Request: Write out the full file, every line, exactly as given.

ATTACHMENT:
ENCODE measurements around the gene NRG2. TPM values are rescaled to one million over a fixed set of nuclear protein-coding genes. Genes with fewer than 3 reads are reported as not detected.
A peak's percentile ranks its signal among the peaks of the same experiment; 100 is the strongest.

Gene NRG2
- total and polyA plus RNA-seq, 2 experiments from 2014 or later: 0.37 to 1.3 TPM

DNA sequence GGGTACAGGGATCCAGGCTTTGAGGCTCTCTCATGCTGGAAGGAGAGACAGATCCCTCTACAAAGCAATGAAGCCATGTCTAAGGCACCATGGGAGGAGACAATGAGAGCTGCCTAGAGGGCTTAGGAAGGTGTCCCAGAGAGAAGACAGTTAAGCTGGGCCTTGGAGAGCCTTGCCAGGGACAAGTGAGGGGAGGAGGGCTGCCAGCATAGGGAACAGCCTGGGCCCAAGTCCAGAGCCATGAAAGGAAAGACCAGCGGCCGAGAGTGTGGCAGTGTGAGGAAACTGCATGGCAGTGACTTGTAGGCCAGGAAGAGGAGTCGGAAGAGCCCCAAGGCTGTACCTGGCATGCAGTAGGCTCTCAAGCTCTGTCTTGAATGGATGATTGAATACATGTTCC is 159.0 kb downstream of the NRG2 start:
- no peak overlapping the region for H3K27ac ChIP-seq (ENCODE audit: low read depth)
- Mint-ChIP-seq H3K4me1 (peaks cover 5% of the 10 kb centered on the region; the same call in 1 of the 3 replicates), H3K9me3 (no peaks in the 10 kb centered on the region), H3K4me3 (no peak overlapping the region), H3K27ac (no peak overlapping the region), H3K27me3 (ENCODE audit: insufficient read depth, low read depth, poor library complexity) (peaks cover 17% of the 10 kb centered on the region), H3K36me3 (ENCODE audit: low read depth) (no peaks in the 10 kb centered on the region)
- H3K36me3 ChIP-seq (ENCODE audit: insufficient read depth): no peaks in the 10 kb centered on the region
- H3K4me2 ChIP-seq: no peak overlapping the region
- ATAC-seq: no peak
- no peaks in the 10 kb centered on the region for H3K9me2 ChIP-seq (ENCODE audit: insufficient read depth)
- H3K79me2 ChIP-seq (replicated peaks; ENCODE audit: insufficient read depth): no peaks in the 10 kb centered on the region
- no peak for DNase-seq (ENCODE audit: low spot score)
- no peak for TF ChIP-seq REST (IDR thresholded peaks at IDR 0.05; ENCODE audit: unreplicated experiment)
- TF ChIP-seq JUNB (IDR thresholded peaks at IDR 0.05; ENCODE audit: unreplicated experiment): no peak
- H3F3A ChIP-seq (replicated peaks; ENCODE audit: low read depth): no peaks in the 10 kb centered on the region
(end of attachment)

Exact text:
ENCODE measurements around the gene NRG2. TPM values are rescaled to one million over a fixed set of nuclear protein-coding genes. Genes with fewer than 3 reads are reported as not detected.
A peak's percentile ranks its signal among the peaks of the same experiment; 100 is the strongest.

Gene NRG2
- total and polyA plus RNA-seq, 2 experiments from 2014 or later: 0.37 to 1.3 TPM

DNA sequence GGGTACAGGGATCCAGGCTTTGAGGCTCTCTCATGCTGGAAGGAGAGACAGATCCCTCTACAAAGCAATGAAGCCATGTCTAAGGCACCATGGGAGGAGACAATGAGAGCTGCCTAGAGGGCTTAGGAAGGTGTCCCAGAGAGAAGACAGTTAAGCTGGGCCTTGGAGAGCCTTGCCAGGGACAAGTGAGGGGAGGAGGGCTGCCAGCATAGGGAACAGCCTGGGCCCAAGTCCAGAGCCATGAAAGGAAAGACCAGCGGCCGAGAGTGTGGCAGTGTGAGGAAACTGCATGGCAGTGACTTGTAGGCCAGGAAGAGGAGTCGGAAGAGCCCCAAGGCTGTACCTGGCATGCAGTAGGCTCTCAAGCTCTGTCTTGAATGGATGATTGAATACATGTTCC is 159.0 kb downstream of the NRG2 start:
- no peak overlapping the region for H3K27ac ChIP-seq (ENCODE audit: low read depth)
- Mint-ChIP-seq H3K4me1 (peaks cover 5% of the 10 kb centered on the region; the same call in 1 of the 3 replicates), H3K9me3 (no peaks in the 10 kb centered on the region), H3K4me3 (no peak overlapping the region), H3K27ac (no peak overlapping the region), H3K27me3 (ENCODE audit: insufficient read depth, low read depth, poor library complexity) (peaks cover 17% of the 10 kb centered on the region), H3K36me3 (ENCODE audit: low read depth) (no peaks in the 10 kb centered on the region)
- H3K36me3 ChIP-seq (ENCODE audit: insufficient read depth): no peaks in the 10 kb centered on the region
- H3K4me2 ChIP-seq: no peak overlapping the region
- ATAC-seq: no peak
- no peaks in the 10 kb centered on the region for H3K9me2 ChIP-seq (ENCODE audit: insufficient read depth)
- H3K79me2 ChIP-seq (replicated peaks; ENCODE audit: insufficient read depth): no peaks in the 10 kb centered on the region
- no peak for DNase-seq (ENCODE audit: low spot score)
- no peak for TF ChIP-seq REST (IDR thresholded peaks at IDR 0.05; ENCODE audit: unreplicated experiment)
- TF ChIP-seq JUNB (IDR thresholded peaks at IDR 0.05; ENCODE audit: unreplicated experiment): no peak
- H3F3A ChIP-seq (replicated peaks; ENCODE audit: low read depth): no peaks in the 10 kb centered on the region